On June 22, the U.S. Supreme Court ruled that law enforcement agencies must generally obtain a warrant before accessing someone's cell site location information, or CSLI. Legal experts say the 5-4 decision modernizes the Fourth Amendment and provides important new privacy protections for all U.S. citizens, including the residents of South Carolina.
According to an estimate from the National Safety Council, there were more than 40,000 traffic deaths in 2017. Furthermore, 36 percent of all trips resulted in distracted driving on South Carolina roads and others throughout the country according to Cambridge Mobile Telematics. As a general rule, research shows that older drivers tend to focus on the road better than younger drivers. Those who drive for a living also tend to be safer than those who don't.
A 38-year-old South Carolina woman is facing multiple counts of felony DUI following a car crash that killed two people on May 26. The accident occurred in Laurens County.
Some people in South Carolina allow their friends or family members to drive rental cars for which they are not the authorized drivers. When unauthorized drivers are stopped by the police, the police might search the cars. The Supreme Court issued a ruling on May 14 that law enforcement officers cannot search rental vehicles that are being driven by unauthorized drivers without having a warrant or probable cause to believe that the cars contain evidence of crimes.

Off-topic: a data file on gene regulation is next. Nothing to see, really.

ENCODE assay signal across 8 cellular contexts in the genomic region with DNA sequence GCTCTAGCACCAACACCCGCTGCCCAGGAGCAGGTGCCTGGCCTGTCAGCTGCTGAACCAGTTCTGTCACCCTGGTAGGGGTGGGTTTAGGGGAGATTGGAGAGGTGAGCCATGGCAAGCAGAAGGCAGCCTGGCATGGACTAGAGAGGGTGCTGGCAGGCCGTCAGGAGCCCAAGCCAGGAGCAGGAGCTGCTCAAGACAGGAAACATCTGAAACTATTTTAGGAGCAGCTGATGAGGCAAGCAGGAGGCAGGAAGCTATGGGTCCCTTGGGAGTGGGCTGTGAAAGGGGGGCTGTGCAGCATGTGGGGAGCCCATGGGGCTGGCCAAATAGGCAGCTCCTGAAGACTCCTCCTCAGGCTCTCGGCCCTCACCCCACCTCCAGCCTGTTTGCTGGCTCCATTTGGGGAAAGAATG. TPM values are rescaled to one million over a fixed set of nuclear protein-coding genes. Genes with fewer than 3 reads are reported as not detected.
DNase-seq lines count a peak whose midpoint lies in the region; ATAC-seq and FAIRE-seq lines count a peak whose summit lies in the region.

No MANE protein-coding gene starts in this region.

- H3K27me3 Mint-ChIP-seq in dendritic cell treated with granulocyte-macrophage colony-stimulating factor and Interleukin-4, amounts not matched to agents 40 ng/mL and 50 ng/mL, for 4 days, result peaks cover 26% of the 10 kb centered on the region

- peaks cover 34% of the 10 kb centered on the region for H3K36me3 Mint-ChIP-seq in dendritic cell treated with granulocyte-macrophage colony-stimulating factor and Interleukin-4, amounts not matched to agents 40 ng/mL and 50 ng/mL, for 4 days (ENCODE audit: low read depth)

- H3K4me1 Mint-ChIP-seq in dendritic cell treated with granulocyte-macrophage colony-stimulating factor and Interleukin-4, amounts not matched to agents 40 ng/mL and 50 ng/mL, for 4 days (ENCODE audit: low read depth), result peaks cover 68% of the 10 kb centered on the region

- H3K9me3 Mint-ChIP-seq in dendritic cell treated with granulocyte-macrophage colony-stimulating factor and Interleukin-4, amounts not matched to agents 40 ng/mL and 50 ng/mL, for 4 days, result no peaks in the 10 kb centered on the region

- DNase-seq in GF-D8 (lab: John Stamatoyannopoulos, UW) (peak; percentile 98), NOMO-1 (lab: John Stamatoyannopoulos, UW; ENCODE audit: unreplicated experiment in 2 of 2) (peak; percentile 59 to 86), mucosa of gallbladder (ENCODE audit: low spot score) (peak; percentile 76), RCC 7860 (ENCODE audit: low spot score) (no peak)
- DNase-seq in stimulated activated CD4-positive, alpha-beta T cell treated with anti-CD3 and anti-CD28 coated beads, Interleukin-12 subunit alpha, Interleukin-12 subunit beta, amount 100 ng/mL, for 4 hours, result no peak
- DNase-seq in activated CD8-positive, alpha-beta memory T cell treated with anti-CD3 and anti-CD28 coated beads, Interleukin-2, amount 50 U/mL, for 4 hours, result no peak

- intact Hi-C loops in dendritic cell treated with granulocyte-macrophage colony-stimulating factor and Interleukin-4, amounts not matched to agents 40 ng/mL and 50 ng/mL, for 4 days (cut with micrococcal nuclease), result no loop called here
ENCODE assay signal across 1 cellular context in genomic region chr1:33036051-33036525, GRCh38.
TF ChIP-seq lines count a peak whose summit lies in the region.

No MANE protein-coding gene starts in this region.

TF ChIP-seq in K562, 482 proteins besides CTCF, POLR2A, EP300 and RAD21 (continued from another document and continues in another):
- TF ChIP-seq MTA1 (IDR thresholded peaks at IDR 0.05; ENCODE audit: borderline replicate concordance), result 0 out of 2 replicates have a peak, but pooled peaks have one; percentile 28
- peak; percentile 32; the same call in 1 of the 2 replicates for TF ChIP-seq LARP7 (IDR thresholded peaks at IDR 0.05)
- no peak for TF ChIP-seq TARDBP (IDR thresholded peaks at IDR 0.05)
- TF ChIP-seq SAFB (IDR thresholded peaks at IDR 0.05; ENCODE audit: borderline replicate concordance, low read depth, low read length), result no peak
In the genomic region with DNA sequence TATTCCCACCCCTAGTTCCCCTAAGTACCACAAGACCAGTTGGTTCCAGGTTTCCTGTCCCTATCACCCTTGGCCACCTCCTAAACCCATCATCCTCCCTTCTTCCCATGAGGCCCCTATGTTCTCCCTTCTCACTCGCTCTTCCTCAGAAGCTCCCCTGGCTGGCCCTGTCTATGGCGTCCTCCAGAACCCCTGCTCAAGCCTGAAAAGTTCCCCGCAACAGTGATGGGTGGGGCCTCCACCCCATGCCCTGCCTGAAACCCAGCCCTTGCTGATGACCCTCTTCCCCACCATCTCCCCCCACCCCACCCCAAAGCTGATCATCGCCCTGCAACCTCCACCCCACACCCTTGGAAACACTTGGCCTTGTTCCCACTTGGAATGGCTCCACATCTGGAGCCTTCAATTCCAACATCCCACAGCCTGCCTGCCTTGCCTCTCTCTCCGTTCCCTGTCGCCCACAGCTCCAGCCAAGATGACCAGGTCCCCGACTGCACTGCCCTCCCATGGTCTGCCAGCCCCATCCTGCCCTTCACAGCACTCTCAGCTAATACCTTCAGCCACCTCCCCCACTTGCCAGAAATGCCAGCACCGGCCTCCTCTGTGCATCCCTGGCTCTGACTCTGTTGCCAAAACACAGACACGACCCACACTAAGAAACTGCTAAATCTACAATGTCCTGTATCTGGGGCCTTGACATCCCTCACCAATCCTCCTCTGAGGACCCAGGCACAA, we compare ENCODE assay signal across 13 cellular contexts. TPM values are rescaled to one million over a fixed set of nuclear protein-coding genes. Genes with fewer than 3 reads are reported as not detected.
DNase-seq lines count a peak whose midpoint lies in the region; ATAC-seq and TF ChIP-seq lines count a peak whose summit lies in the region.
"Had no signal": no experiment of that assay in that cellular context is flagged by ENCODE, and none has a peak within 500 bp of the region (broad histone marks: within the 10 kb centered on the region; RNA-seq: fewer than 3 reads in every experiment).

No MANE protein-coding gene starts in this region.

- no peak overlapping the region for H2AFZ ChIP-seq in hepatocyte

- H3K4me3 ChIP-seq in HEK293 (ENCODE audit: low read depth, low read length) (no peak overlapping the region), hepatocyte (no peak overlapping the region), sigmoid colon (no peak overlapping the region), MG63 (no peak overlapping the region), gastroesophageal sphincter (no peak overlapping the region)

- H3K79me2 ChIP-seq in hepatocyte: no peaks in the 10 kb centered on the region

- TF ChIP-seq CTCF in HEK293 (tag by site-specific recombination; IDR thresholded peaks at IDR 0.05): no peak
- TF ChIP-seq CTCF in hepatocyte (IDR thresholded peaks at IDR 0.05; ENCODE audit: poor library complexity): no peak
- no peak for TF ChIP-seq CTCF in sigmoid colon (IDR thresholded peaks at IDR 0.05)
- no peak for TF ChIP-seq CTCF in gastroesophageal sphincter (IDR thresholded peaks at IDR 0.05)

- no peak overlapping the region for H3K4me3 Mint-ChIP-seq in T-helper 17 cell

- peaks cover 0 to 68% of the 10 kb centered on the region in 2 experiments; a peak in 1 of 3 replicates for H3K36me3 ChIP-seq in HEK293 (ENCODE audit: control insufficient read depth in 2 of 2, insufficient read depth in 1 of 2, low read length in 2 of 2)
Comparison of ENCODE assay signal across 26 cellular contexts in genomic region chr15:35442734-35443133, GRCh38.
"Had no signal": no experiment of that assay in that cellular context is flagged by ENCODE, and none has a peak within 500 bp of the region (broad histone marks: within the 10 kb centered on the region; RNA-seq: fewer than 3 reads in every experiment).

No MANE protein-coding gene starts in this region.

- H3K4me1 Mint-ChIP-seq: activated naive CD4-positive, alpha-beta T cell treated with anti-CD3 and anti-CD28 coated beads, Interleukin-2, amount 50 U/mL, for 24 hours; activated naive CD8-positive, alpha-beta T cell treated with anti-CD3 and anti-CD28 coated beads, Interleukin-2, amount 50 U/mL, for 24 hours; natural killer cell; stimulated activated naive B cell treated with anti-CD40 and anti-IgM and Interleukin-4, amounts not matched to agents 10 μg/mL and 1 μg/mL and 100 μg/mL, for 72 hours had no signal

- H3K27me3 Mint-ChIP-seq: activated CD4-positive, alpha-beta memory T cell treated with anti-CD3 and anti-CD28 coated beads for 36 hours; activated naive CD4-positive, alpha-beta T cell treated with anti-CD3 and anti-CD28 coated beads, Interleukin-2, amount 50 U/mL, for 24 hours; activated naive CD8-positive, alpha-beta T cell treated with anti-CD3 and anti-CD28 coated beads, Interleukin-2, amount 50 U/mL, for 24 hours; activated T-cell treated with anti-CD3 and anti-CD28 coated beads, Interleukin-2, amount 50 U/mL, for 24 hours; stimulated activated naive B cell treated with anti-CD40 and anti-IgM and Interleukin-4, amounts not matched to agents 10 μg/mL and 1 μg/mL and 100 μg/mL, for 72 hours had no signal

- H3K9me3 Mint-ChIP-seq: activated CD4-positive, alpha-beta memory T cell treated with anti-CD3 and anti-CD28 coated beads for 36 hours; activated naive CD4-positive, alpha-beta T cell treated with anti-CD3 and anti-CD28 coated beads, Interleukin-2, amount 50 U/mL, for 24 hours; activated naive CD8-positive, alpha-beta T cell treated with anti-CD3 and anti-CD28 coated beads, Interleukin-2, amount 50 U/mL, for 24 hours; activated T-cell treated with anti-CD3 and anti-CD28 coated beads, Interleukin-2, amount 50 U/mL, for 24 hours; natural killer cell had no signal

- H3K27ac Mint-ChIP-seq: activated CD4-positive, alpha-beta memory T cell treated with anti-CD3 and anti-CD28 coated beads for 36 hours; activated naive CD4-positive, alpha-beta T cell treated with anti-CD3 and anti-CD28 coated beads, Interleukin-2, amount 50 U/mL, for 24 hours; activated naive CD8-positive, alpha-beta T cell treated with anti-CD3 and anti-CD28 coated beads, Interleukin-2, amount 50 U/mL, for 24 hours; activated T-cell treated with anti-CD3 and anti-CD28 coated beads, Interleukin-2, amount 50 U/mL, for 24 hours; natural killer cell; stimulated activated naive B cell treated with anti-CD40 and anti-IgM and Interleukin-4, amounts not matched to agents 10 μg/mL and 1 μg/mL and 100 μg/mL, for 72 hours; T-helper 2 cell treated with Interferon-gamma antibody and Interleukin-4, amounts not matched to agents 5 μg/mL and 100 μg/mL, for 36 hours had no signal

Medical identity theft can take a long time to come to light, and physicians are as much at risk as patients. Once someone discovers a fraudulent scheme, an investigation may ensue, and a doctor's career and reputation could be in jeopardy.
When you have been caught and charged with committing an illegal activity, you may believe your future has been ruined. Although any negative interaction with law enforcement or the judicial system may present difficulties for you later in life, it is not the same as having to face the consequences of an actual criminal conviction. You still have the right to a trial and for a judge or jury (depending on the crime) to find you guilty before receiving any punishment. The right to this process and the possibility of not being convicted is due to the principle of presumption of innocence.
If you are called for jury service in the state of South Carolina, it can be helpful to understand the process by which juries are selected so that you know what to expect when you get there. If you've been charged with a criminal offense in the state, understanding jury selection becomes even more important, because when you understand the process better, you may also be better equipped to participate in your own defense. Here is what you need to know about the process.
If there has been one innovation that has quickly redefined the way that the criminal justice system conducts its business over the last thirty years, it has been the advent of DNA evidence and the forensic investigation methods used to unearth it. Not only has this new scientific field revolutionized the way that evidence is handled, analyzed, and weighed in courtrooms around the country, it has also captured the public imagination, with countless TV shows and movies that cover its controversies, facts, and methods in ways that are always enthusiastic, even if they are not always as accurate as they could be.
High-rolling lifestyles can be very appealing. People with large incomes can afford to bankroll projects, fund charities and even help siblings and friends with monetary gifts. Generosity not only looks good, it genuinely feels good. But what happens when someone goes too far, too fast, in chasing a financial dream?
We all have conflicting opinions when it comes to criminal defense lawyers.